Institute for War and Peace Reporting | Giving Voice, Driving Change
Explosions Shake Nervous Kabul
The massive car bomb that rocked Kabul this week may have hit the headlines across the world, but the capital's residents have been learning to live with albeit smaller explosions on an almost daily basis.
Recently, refugees sheltering in the bombed out ruins of the Russian embassy in the south of the city had to run for their lives after a bomb hidden in a fruit stand exploded. One man was killed, a woman lost both her legs and three other people were injured.
Small explosives have been placed at high-profile sites such as the Intercontinental Hotel, the ministry of telecommunication, the UN guest-house and the Bakhtar Cinema. Both Bagram and Kabul airports have also been hit in the past week.
As well as the incidents in Kabul, rockets have been fired on the international airport in Jalalabad in the east.
Tensions are increasing in the run up to September 9 - one year on from the murder of the charismatic Northern Alliance leader Ahmad Shah Masood - and the anniversary of the September 11 attacks on America.
"There has been fighting in our country for many years so terrorist activities should not come as much of a surprise," said Helal Uddin, an interior ministry official in charge of security affairs.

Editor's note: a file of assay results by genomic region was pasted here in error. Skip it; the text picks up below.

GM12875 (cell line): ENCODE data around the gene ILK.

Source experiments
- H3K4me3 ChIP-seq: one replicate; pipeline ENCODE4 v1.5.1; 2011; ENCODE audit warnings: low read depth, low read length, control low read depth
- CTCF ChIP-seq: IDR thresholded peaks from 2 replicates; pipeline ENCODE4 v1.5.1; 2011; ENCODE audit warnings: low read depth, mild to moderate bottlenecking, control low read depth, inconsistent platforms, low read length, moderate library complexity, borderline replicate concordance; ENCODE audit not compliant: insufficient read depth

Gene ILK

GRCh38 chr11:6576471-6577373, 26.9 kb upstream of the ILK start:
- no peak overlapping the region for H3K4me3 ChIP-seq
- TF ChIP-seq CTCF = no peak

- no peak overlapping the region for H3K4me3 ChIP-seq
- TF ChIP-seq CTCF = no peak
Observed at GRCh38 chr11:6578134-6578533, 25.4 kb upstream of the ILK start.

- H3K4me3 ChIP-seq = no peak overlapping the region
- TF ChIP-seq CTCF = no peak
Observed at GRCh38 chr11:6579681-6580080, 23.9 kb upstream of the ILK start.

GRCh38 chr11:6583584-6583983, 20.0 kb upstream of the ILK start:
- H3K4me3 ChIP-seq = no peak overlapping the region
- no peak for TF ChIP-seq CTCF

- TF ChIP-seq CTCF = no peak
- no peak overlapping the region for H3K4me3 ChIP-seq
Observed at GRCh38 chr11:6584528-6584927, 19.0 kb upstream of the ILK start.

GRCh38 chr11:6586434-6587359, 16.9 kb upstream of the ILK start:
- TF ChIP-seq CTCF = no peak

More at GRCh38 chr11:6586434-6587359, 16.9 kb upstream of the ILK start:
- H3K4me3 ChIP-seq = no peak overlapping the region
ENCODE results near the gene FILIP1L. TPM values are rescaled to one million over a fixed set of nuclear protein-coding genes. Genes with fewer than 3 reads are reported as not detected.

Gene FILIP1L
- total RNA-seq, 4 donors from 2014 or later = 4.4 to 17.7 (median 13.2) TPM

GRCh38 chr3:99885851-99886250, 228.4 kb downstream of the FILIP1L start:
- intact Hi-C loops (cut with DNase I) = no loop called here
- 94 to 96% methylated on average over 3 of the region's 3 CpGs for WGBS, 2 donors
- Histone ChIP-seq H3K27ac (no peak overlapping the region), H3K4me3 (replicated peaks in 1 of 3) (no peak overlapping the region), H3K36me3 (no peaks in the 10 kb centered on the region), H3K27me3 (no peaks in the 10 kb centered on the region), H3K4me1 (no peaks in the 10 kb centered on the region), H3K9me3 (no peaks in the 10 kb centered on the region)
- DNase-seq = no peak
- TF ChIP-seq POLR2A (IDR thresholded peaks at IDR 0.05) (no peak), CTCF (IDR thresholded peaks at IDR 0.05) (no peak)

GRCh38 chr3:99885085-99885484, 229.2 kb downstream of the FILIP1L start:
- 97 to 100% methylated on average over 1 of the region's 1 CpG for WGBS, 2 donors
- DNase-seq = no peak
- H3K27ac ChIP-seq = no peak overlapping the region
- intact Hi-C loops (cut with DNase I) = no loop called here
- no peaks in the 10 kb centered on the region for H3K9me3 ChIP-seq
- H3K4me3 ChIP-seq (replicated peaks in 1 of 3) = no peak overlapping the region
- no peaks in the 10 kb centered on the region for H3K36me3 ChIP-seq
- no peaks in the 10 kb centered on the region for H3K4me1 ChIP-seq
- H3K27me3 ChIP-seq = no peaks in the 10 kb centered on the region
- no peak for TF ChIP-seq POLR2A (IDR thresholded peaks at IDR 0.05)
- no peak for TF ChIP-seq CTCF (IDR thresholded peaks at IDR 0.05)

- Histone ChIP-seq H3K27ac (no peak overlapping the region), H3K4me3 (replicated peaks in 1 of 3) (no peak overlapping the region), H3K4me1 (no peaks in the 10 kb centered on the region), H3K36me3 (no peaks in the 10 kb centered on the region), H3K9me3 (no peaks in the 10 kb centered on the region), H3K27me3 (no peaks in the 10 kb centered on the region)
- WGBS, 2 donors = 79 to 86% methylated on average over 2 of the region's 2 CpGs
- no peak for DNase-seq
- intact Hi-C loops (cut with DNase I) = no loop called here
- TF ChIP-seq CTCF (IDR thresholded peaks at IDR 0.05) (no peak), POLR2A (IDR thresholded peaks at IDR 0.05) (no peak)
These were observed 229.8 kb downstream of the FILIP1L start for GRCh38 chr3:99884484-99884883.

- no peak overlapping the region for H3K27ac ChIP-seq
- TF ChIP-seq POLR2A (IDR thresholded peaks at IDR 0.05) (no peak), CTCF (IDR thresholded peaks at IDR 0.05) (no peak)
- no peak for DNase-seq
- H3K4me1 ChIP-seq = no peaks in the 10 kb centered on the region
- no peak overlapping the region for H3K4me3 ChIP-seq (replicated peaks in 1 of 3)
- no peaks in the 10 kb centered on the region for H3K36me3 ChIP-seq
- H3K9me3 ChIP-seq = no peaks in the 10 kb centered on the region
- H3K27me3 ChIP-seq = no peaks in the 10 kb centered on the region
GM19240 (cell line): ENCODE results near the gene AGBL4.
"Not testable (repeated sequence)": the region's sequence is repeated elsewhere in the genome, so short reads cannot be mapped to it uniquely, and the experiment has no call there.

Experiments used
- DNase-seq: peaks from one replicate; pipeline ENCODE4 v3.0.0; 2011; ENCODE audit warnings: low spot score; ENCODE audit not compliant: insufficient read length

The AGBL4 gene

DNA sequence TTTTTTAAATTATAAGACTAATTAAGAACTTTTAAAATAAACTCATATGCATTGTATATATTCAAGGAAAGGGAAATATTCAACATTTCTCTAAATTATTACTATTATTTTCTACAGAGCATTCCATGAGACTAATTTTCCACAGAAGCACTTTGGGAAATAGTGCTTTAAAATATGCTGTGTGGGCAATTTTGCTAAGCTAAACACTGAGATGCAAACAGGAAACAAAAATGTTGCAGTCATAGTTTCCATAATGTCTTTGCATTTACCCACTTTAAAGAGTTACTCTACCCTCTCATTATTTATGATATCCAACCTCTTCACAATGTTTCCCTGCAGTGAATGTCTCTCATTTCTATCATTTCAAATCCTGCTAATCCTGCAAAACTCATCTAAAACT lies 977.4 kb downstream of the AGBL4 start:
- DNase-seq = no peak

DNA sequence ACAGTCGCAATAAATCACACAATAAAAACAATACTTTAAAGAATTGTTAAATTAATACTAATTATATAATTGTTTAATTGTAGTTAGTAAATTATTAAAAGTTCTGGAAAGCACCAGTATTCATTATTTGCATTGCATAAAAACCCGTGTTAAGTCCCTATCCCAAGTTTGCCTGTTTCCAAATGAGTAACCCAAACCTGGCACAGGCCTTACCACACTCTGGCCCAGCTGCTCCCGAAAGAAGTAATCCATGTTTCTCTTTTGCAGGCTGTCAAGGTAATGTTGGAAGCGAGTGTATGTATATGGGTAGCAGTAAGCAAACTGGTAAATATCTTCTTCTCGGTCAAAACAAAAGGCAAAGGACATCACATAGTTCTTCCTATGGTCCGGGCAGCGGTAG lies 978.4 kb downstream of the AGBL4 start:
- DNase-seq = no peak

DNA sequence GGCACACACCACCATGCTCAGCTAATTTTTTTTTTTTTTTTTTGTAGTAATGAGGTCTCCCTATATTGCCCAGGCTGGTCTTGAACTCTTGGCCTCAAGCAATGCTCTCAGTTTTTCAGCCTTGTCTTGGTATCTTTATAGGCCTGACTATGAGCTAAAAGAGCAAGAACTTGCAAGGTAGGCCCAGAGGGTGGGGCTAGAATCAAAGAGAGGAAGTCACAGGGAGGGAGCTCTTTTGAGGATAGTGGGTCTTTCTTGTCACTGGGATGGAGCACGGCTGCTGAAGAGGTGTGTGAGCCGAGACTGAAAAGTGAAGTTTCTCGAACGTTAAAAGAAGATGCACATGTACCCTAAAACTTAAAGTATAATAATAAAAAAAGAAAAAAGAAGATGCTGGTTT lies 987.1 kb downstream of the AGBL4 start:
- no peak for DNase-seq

Helal admits that extremists from many countries are operating in Afghanistan. "I cannot say that all of these activists have been killed. They have the means and facilities to implement their attacks in different parts of the country.
"We not only have the responsibility of securing the Afghan nation, but also have to look after the safety of all the people who come here. Everyone is tired of all these horrible incidents."
Some believe the bombings are the work of remnants of al-Qaeda. The suspicion was fuelled by the discovery of a flag hung from a school in Maidan, 30 km west of Kabul, carrying a disturbing message, signed by the Islamic Emirate of Afghanistan - the Taleban name for the country.
"People should begin Jihad (holy war) against the American forces, " it said. "They should shelter the mujahedin in their houses. Any person who tears or destroys this message will lose his life".
Kabul residents are understandably nervous. "After the latest explosions it's obvious that the authorities are not able to take care of security," said government worker Mohammad Homayoon Shahab.
Ghaffar runs a general store in the city after recently returning from Pakistan. "We came back to Kabul because we had thought that there would be security in our country, but in the recent days there have been too many explosions. We now wish we'd never come back."
Only last month, Akeen Zorlo, the commander in chief of the International Security Assistance Force, ISAF, advised the interior ministry to relax the curfew that Afghanis have lived under for 30 years. However, even more blasts followed his request.
"I don't think that the curfew should be ended very quickly. Kabul is not the sort of city you can wander around at night," said Helal.
Col Richard Hunsicker, from the ISAF Kabul Multinational Brigade, told IWPR that the explosions have not led to a change in security policy for the city.
"However, on September 9 and 11, we are going to increase our patrols because we want to avoid any unpleasant incidents," he said.
Shoib Safi is a freelance reporter based in Kabul.
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